The steel doors slam shut behind the four girls as they walk down a seemingly endless hallway beneath the watchful eyes of guards.
They line up one behind the other, ready to enter the cold but brightly lighted classroom. The door opens and the girls, dressed in Girl Scout uniforms, rush to embrace their mothers.These girls aren't prisoners.
They're part of Girl Scouts Beyond Bars, a program that allows daughters to see their incarcerated mothers every other week. It is designed to preserve the mother-daughter relationship and to break the cycle of criminal behavior between generations.
"Studies show that girls with moms in jail are six times more likely to be in jail or to get into criminal behavior," said Marie Edwards, director of field services for the Arizona Cactus-Pine Girl Scout Council.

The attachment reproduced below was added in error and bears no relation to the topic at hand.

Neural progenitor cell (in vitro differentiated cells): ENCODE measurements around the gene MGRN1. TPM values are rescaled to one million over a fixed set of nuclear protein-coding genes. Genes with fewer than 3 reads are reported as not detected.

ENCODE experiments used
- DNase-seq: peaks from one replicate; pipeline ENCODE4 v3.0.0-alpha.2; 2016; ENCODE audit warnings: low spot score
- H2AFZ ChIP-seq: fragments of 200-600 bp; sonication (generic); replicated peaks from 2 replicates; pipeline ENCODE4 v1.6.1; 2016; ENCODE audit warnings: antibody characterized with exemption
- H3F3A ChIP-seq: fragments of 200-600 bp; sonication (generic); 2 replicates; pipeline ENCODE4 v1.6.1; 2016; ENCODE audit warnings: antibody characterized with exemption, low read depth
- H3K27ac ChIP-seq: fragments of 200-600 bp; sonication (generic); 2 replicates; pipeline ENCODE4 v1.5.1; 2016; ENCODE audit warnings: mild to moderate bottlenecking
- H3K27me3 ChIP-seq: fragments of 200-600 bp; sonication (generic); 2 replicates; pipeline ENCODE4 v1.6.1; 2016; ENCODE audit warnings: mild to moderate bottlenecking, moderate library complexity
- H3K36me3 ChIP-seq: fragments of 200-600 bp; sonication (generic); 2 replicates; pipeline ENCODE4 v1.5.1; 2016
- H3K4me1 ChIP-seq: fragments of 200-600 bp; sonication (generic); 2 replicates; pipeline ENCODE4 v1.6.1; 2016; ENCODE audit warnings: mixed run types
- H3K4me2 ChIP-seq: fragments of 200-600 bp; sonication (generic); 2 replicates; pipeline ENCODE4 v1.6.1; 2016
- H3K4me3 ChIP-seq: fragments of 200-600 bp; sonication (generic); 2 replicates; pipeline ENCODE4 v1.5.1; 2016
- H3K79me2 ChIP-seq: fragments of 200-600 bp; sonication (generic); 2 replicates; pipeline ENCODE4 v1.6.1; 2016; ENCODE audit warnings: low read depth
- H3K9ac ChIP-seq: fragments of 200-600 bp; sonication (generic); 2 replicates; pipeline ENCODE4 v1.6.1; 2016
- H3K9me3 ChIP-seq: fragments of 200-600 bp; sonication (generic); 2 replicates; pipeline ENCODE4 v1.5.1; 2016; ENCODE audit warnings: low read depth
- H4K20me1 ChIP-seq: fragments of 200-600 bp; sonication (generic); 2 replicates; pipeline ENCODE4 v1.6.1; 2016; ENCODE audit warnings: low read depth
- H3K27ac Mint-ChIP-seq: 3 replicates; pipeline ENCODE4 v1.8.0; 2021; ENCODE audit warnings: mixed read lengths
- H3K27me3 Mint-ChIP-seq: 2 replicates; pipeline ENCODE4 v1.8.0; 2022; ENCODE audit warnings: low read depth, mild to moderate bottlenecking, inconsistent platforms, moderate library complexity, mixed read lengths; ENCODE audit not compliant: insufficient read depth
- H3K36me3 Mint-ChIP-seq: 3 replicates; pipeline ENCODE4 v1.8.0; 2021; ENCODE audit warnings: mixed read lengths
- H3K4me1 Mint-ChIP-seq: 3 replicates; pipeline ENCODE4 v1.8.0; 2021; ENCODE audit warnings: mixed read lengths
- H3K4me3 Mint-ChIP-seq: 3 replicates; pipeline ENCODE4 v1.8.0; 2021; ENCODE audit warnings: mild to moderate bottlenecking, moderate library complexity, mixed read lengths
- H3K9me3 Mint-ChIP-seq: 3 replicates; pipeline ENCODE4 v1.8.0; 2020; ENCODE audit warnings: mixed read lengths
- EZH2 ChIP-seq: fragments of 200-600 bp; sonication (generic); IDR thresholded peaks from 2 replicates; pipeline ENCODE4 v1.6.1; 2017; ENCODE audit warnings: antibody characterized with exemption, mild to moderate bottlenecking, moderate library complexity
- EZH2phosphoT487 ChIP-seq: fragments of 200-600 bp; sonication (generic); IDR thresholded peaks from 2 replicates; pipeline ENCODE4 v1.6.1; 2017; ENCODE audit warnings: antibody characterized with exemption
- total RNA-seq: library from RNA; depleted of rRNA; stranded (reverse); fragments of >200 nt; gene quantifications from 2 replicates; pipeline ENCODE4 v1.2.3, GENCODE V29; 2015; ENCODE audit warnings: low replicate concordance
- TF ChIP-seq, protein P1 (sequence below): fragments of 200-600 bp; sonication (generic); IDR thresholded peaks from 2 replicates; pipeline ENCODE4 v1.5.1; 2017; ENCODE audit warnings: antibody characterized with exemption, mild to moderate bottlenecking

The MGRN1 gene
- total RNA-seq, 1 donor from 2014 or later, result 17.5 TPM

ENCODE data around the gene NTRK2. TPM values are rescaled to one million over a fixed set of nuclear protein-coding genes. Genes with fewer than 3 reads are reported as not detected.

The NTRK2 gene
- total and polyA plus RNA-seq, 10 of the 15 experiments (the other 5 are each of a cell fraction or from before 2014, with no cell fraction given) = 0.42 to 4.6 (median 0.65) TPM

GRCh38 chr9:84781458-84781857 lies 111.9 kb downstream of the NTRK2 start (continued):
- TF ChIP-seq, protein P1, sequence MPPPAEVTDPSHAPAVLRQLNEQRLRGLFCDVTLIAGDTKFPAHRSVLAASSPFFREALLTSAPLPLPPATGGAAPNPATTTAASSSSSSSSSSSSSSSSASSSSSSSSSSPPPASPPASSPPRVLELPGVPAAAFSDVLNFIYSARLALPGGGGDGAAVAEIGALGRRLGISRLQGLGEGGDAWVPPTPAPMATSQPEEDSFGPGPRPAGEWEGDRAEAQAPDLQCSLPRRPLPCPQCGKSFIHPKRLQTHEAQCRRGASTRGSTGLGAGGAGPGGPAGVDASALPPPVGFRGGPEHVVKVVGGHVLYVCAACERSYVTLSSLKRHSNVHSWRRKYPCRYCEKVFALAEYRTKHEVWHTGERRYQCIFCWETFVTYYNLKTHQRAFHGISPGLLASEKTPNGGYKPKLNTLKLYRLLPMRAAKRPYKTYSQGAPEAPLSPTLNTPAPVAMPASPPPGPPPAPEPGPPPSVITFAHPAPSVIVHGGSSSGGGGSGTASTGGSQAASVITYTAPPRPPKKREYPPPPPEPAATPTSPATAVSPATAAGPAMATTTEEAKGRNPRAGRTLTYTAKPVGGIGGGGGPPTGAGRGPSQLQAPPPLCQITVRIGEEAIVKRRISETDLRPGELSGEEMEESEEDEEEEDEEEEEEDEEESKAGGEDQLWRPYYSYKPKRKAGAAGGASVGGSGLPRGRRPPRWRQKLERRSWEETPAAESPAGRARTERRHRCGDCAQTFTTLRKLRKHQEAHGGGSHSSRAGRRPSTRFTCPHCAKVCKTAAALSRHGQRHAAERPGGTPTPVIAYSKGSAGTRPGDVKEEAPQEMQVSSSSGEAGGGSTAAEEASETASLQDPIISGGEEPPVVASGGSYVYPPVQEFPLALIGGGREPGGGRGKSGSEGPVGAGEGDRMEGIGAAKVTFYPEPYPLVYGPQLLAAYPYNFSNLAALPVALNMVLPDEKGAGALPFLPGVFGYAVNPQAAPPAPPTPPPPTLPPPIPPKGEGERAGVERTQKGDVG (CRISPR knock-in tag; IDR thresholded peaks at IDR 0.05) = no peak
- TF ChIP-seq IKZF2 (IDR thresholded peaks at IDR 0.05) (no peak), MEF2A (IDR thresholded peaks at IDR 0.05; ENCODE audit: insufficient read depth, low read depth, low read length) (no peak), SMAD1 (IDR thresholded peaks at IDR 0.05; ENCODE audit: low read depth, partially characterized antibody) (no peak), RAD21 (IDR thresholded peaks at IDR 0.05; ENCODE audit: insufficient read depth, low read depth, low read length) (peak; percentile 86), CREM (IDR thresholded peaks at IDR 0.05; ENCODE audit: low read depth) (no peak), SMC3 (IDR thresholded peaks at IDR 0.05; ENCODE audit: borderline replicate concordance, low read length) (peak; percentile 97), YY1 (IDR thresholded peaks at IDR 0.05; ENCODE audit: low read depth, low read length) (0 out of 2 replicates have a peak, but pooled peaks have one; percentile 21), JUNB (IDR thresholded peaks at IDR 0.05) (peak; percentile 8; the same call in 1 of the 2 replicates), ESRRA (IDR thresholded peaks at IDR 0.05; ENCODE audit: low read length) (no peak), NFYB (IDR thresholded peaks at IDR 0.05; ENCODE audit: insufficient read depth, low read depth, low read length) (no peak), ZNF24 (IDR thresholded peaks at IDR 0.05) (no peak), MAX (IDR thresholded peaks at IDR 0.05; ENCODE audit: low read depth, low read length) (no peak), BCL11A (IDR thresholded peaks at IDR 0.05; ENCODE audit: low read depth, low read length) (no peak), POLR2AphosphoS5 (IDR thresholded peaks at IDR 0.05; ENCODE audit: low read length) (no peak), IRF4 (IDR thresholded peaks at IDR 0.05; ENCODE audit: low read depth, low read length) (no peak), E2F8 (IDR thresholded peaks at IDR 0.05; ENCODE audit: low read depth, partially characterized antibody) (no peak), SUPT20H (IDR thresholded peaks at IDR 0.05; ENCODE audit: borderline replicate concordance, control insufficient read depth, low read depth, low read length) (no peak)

"This builds their self-esteem so they take a proactive role in life. Our interest is in the girls because they are the innocent victims."
On alternate Saturdays, about seven girls, ages 5 to 12, hop into a van and head to Maricopa County's Estrella Jail to join their mothers and to participate in a Girl Scout meeting complete with activities, snacks and a flag ceremony.
"It gives us a chance to get together and do things with our moms that we couldn't do otherwise," said Sarah, 12, whose mother is incarcerated.
Sarah and her sister, Regina, 11, have been involved with the program for a month.
When the girls run into the room, their mother, Pauline, 39, rushes to meet them with open arms and a wide smile. She runs her hands through their long, dark hair, kissing her daughters and telling them over and over that she misses them.
"I look forward to being together for this short time," Pauline said. "I am participating with them, making it fun. Anything we need to say, we can say it here comfortably."
However, before each visit, Pauline must participate in a 90-minute parenting class where inmates talk about how to encourage their daughters to stay in school and to maintain high self-esteem.
At the biweekly meetings, mothers and daughters can hug and talk as much as they like without facing the stares of guards.